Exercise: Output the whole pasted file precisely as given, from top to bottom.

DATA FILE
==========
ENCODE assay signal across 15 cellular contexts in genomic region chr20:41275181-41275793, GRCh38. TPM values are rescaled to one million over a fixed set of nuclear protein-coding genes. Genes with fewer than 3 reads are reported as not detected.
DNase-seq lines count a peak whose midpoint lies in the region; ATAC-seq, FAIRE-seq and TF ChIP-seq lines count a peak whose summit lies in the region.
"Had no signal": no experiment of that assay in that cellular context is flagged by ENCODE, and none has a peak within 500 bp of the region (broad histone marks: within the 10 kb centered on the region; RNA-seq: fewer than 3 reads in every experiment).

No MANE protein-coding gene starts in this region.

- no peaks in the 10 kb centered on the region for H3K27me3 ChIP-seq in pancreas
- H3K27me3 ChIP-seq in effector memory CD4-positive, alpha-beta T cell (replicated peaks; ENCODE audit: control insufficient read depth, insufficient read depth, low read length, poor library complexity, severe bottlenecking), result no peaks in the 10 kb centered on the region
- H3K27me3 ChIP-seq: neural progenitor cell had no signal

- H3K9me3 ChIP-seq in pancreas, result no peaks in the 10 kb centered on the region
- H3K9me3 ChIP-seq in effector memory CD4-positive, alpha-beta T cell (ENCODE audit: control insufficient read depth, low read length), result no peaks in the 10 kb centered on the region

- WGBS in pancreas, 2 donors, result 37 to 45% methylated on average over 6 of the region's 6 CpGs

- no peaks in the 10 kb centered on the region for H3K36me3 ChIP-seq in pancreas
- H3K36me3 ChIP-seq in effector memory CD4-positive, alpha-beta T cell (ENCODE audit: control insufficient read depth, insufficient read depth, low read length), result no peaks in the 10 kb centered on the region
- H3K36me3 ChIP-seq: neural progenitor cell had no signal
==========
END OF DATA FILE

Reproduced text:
ENCODE assay signal across 15 cellular contexts in genomic region chr20:41275181-41275793, GRCh38. TPM values are rescaled to one million over a fixed set of nuclear protein-coding genes. Genes with fewer than 3 reads are reported as not detected.
DNase-seq lines count a peak whose midpoint lies in the region; ATAC-seq, FAIRE-seq and TF ChIP-seq lines count a peak whose summit lies in the region.
"Had no signal": no experiment of that assay in that cellular context is flagged by ENCODE, and none has a peak within 500 bp of the region (broad histone marks: within the 10 kb centered on the region; RNA-seq: fewer than 3 reads in every experiment).

No MANE protein-coding gene starts in this region.

- no peaks in the 10 kb centered on the region for H3K27me3 ChIP-seq in pancreas
- H3K27me3 ChIP-seq in effector memory CD4-positive, alpha-beta T cell (replicated peaks; ENCODE audit: control insufficient read depth, insufficient read depth, low read length, poor library complexity, severe bottlenecking), result no peaks in the 10 kb centered on the region
- H3K27me3 ChIP-seq: neural progenitor cell had no signal

- H3K9me3 ChIP-seq in pancreas, result no peaks in the 10 kb centered on the region
- H3K9me3 ChIP-seq in effector memory CD4-positive, alpha-beta T cell (ENCODE audit: control insufficient read depth, low read length), result no peaks in the 10 kb centered on the region

- WGBS in pancreas, 2 donors, result 37 to 45% methylated on average over 6 of the region's 6 CpGs

- no peaks in the 10 kb centered on the region for H3K36me3 ChIP-seq in pancreas
- H3K36me3 ChIP-seq in effector memory CD4-positive, alpha-beta T cell (ENCODE audit: control insufficient read depth, insufficient read depth, low read length), result no peaks in the 10 kb centered on the region
- H3K36me3 ChIP-seq: neural progenitor cell had no signal